How your credit card data gets shared with cyber criminals when you book a hotel

The study examined over 1,500 hotel websites in 54 different countries, in all ranges, and included chains and independent properties.

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If you have a business trip coming up, you might want to employ extra caution. According to research recently conducted by Symantec Corp, two out of three hotels or 67%, mistakenly leak personal information and booking details to advertisers and analytics companies. This compromised data is typically comprised of email addresses, last four digits of credit card, card type, and expiration date, mobile phone number, your full name, and even passport numbers.


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Unfortunately, it happens more often than you think

 

The study’s lead researcher, Candid Wueest, works for Symantec’s Security Technology and Response division.  In his detailed analysis, he explained that the frequency of these errors of confidentiality is higher than many are aware of, and the consequences can end up being catastrophic if intimate details get into the hands of cybercriminals.  Wueest writes, “While it’s no secret that advertisers are tracking users’ browsing habits, in this case, the information shared could allow these third-party services to log into a reservation, view personal details and even cancel the booking altogether.”

The study examined over 1,500 hotel websites in 54 different countries, from the two-star range to the five-star range, and included chains and independent properties.  Wueest surmises that our private information is commonly shared when hotels send emails to confirm bookings. These emails contain direct links to our booking information, which is then made inadvertently available to over thirty different service providers.  Fifty-seven percent of the sites tested by Wueest observed a policy of sending confirmation emails with a direct link to the booking info of recent customers.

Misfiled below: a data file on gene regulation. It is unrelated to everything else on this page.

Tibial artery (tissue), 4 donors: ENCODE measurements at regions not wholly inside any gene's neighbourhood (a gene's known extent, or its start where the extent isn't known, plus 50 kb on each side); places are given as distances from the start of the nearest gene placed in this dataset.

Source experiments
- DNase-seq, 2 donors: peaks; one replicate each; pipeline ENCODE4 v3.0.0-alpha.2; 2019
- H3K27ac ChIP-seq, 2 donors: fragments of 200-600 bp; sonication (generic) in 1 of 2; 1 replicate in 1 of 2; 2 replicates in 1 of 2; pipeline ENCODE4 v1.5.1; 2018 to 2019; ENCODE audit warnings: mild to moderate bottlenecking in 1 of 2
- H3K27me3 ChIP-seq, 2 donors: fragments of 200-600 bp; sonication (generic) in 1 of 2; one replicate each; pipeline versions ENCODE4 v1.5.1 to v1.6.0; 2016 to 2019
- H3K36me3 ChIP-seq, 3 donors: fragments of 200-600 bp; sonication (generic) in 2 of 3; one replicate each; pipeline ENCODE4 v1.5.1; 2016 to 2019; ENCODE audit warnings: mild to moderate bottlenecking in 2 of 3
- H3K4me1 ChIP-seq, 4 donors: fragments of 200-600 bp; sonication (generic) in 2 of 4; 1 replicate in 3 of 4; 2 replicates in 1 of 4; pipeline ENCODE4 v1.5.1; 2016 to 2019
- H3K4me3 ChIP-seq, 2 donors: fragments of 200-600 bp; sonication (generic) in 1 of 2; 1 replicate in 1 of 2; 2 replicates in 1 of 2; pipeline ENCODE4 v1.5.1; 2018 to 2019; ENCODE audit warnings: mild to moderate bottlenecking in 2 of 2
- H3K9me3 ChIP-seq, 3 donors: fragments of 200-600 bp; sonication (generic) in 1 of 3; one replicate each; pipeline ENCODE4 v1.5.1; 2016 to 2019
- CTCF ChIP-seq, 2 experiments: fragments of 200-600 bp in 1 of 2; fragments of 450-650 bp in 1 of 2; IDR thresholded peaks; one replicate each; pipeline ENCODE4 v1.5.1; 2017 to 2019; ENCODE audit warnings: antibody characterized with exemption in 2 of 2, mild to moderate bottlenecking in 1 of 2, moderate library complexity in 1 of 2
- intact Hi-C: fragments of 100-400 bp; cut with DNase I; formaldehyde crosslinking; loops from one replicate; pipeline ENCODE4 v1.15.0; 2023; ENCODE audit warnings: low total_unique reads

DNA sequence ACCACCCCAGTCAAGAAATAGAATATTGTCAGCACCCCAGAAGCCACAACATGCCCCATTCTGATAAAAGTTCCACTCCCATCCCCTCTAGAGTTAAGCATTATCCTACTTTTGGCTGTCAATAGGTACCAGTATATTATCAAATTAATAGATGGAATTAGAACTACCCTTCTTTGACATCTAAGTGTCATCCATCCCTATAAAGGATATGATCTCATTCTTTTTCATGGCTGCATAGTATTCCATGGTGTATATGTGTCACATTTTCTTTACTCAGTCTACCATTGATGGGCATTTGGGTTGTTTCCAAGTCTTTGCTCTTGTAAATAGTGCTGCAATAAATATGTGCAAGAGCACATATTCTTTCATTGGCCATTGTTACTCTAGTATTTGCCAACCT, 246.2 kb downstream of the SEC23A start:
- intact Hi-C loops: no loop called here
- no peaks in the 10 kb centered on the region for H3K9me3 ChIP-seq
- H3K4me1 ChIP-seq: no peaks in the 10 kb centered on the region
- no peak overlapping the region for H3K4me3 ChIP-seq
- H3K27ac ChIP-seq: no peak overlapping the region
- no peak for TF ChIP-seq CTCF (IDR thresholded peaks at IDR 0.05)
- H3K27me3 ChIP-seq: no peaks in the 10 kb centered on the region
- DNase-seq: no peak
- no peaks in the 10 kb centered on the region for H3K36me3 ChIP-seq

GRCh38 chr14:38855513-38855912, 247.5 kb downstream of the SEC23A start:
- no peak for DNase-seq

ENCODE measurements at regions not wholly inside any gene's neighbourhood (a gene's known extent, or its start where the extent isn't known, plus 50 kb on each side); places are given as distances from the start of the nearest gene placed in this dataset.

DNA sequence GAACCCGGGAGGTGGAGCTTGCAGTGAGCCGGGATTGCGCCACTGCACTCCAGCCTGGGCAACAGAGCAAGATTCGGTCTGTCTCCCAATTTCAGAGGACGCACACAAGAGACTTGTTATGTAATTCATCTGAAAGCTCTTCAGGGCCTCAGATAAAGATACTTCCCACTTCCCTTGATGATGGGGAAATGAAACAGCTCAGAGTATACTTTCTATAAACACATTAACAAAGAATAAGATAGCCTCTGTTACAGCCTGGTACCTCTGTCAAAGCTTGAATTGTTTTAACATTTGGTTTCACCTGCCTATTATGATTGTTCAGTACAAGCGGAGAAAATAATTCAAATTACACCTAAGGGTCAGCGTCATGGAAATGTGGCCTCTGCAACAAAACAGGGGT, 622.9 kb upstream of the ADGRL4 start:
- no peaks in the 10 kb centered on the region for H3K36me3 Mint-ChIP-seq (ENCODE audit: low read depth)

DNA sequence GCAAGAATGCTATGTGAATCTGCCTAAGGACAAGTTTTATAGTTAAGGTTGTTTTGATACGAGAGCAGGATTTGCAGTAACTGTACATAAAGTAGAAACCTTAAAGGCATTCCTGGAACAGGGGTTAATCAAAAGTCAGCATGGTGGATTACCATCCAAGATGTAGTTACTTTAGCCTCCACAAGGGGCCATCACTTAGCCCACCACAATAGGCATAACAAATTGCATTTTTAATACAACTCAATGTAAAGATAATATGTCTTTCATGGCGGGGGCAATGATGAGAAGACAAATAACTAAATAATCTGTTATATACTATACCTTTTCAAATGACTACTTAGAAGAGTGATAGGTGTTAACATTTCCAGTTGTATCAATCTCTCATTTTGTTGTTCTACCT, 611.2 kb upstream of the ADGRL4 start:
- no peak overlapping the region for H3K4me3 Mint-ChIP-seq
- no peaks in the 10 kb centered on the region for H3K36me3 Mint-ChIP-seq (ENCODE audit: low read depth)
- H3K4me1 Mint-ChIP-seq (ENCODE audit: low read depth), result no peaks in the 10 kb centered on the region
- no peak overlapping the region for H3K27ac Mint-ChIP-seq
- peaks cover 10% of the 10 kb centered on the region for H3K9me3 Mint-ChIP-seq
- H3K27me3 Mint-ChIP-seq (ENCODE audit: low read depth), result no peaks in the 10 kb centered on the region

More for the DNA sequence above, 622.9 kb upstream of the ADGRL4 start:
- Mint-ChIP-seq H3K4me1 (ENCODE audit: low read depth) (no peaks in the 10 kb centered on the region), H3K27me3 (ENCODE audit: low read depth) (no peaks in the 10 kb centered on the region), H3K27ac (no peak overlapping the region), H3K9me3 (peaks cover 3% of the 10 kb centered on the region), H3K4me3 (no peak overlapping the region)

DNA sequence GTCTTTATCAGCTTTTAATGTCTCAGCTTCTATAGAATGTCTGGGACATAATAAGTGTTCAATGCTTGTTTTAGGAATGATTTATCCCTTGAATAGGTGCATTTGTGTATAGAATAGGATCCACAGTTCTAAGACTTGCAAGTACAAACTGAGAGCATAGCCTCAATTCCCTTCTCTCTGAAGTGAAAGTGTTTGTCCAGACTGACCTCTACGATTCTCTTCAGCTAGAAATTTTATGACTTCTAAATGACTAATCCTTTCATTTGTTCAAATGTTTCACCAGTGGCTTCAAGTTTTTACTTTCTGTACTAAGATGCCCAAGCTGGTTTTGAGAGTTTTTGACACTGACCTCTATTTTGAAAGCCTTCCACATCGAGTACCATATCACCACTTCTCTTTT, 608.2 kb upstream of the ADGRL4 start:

The report states: “Since the email requires a static link, HTTP POST web requests are not really an option, meaning the booking reference code and the email are passed as arguments in the URL itself. On its own, this would not be an issue. However, many sites directly load additional content on the same website, such as advertisements.”

The research revealed that an alarming 176 requests are granted per booking. Additionally, in most instances, booking data remains visible, even in instances when customers cancel their reservations.


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CW Headley|is a reporter for Ladders and can be reached at cheadley@theladders.com.